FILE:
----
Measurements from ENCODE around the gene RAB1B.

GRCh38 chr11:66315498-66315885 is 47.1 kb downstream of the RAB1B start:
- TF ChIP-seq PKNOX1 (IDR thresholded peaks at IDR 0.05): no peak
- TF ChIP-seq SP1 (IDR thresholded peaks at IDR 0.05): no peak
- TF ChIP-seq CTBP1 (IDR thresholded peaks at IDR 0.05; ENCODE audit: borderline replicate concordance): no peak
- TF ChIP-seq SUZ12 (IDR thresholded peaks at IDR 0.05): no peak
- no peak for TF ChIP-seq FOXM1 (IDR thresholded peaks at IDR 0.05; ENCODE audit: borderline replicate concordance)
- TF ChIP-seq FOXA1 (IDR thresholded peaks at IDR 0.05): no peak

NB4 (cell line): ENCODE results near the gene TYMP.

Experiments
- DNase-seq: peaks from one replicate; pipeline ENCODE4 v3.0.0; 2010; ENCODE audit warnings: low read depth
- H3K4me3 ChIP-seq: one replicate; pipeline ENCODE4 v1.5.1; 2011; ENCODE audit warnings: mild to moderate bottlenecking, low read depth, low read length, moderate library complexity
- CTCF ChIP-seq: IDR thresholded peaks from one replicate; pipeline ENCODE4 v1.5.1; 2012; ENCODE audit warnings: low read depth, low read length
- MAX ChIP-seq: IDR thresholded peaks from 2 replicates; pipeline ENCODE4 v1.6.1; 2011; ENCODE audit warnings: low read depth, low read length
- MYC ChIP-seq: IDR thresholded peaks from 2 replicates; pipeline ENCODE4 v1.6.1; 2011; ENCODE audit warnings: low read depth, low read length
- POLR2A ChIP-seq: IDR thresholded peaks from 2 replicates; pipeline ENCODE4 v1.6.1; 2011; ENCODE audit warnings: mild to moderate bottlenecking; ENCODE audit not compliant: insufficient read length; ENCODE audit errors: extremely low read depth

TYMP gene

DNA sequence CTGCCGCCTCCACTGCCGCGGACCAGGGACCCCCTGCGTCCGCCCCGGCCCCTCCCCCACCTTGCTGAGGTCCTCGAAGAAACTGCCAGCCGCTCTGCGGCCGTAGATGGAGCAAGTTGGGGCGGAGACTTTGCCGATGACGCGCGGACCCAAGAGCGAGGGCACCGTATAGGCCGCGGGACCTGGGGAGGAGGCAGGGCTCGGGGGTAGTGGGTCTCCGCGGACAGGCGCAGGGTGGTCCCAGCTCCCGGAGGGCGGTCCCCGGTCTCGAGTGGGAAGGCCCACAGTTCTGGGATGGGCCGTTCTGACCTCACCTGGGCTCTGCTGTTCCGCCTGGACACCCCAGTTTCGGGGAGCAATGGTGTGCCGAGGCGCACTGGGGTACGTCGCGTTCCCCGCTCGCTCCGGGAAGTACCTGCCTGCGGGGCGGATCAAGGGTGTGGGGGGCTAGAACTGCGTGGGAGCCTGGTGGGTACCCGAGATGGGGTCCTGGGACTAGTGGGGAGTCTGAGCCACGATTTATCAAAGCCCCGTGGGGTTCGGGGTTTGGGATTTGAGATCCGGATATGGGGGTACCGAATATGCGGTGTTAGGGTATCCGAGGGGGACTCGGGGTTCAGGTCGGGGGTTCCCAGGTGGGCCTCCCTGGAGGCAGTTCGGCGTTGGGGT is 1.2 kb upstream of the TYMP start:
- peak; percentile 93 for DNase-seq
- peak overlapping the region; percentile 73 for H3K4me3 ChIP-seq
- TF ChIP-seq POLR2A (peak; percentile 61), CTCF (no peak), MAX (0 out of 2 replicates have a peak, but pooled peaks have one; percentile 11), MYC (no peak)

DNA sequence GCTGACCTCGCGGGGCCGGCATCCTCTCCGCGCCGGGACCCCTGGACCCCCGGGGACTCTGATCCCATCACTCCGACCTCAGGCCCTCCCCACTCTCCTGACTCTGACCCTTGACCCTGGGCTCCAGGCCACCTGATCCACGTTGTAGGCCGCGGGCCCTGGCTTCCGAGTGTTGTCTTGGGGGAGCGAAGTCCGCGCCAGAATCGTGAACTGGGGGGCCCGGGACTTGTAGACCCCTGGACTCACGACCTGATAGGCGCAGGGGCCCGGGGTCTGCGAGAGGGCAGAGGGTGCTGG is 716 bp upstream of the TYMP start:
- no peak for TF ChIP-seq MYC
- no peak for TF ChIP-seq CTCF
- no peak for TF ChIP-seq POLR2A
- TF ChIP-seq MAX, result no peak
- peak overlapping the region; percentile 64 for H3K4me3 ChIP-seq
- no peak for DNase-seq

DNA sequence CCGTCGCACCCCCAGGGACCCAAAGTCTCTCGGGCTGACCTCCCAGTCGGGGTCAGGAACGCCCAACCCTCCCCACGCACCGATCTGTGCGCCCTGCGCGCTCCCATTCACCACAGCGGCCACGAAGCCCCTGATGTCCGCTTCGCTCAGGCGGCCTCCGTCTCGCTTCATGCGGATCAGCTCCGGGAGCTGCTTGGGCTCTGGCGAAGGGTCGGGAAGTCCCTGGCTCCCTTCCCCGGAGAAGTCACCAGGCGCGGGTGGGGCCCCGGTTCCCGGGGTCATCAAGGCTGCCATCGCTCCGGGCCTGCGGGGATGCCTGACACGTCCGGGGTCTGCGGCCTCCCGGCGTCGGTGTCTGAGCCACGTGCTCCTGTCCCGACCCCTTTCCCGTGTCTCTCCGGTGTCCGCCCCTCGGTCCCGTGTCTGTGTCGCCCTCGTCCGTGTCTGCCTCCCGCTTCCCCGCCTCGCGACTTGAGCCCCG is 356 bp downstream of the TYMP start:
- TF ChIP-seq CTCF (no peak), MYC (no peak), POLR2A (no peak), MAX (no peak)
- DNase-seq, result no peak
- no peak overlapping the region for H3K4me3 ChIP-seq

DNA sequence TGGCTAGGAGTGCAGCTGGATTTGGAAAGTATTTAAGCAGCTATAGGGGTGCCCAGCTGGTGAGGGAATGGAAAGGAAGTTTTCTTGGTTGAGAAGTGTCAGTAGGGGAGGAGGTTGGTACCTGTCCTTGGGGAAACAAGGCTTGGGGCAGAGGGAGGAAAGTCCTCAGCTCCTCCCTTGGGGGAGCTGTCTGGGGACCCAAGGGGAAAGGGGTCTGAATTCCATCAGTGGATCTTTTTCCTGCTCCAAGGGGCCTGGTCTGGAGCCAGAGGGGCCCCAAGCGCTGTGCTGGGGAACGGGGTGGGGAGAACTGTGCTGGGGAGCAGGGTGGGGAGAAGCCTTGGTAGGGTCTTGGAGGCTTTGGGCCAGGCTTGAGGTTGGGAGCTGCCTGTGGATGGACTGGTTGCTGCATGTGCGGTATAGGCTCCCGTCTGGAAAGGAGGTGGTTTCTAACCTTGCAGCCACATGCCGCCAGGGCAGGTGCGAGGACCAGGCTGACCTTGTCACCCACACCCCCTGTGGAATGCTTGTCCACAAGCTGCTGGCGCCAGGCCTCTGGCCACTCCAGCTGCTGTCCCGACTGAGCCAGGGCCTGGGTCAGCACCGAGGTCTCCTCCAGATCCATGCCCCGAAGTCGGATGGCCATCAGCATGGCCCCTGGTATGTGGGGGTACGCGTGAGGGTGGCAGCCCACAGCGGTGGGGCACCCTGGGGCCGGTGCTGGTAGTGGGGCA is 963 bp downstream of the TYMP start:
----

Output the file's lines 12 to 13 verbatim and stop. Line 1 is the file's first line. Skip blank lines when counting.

- H3K4me3 ChIP-seq: one replicate; pipeline ENCODE4 v1.5.1; 2011; ENCODE audit warnings: mild to moderate bottlenecking, low read depth, low read length, moderate library complexity
- CTCF ChIP-seq: IDR thresholded peaks from one replicate; pipeline ENCODE4 v1.5.1; 2012; ENCODE audit warnings: low read depth, low read length